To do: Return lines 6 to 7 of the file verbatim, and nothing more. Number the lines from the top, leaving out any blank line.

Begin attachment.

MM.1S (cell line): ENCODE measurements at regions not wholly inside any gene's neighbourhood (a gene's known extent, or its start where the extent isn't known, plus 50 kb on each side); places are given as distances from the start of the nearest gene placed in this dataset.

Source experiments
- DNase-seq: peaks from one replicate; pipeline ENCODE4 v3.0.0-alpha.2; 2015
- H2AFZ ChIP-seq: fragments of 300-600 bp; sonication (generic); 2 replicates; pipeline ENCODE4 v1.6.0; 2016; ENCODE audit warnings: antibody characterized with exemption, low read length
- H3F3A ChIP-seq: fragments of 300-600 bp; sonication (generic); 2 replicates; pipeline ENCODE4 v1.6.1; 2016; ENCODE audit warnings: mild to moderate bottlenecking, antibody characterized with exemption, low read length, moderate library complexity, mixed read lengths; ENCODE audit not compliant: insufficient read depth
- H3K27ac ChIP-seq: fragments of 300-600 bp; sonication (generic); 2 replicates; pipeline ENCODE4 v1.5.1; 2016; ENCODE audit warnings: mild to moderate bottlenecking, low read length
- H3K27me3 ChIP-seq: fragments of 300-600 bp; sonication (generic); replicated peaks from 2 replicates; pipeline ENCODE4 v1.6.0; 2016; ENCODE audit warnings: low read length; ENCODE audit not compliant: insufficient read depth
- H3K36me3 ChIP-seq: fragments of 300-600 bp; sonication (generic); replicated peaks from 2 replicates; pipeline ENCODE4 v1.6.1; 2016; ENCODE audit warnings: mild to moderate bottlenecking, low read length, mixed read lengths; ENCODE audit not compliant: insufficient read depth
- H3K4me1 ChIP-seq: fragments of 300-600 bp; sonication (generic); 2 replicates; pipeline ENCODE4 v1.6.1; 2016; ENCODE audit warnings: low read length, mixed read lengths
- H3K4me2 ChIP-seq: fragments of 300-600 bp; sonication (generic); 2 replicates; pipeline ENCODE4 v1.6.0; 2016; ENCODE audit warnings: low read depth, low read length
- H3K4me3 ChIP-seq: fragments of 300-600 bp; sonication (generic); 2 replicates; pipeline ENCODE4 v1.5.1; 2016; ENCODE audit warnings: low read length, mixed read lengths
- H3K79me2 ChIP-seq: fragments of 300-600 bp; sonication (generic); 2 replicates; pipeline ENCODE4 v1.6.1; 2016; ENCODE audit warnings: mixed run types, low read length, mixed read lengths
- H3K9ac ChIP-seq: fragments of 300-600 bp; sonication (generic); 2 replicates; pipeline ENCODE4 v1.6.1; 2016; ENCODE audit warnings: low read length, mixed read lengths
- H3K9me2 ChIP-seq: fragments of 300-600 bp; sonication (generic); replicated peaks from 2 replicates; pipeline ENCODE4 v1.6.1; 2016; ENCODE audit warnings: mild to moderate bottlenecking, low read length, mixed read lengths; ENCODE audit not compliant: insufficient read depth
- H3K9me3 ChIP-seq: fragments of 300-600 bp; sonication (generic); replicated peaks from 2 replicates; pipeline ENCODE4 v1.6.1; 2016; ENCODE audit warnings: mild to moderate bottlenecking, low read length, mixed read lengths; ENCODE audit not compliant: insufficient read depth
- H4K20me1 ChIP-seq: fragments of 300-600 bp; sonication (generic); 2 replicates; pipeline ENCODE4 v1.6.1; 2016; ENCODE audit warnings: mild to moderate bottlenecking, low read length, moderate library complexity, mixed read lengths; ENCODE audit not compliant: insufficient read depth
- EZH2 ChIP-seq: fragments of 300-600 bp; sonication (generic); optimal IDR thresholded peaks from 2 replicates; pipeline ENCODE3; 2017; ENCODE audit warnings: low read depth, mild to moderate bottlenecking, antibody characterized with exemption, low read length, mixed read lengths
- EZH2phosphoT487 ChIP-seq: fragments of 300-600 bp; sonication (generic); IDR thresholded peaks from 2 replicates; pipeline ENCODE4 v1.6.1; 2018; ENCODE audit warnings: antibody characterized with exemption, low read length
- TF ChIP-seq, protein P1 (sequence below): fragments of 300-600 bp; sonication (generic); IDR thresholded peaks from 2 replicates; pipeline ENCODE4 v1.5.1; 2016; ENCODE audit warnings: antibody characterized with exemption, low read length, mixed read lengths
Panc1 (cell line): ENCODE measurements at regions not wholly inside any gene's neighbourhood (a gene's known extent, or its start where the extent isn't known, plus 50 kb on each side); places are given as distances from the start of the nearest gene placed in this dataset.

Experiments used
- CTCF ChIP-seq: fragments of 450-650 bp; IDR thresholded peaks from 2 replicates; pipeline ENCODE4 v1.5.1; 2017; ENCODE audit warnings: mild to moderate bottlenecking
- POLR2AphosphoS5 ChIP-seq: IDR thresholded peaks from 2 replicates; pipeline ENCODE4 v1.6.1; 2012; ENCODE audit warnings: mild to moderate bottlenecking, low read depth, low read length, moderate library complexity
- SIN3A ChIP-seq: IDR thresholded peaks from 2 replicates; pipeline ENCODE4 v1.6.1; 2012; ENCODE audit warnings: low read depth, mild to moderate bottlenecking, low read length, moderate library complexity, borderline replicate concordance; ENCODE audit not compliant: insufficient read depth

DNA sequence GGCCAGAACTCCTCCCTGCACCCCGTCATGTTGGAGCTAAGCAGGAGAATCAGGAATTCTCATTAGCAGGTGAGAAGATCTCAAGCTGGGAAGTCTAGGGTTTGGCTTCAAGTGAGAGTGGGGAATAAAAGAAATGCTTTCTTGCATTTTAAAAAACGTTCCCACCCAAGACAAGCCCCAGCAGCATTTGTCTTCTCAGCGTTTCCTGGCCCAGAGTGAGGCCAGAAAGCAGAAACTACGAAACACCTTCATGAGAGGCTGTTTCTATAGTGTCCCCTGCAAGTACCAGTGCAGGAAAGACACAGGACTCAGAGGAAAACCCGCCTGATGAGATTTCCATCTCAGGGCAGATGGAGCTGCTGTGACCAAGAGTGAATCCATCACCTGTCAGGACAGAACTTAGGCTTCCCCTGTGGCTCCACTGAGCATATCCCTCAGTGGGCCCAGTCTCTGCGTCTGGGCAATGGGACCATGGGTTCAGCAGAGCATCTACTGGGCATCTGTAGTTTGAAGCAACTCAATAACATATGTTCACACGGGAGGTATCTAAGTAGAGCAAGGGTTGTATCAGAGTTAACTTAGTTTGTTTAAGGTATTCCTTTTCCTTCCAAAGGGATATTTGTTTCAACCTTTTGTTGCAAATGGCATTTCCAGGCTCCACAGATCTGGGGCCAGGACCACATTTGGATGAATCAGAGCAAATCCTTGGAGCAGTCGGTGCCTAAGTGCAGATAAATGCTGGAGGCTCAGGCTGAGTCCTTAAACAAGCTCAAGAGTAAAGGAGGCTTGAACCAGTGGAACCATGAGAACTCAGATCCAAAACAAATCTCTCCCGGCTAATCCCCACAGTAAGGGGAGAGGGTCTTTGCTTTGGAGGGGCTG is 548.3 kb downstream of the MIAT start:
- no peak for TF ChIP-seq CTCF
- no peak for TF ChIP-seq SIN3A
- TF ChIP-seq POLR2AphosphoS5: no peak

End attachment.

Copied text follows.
- H3K27ac ChIP-seq: fragments of 300-600 bp; sonication (generic); 2 replicates; pipeline ENCODE4 v1.5.1; 2016; ENCODE audit warnings: mild to moderate bottlenecking, low read length
- H3K27me3 ChIP-seq: fragments of 300-600 bp; sonication (generic); replicated peaks from 2 replicates; pipeline ENCODE4 v1.6.0; 2016; ENCODE audit warnings: low read length; ENCODE audit not compliant: insufficient read depth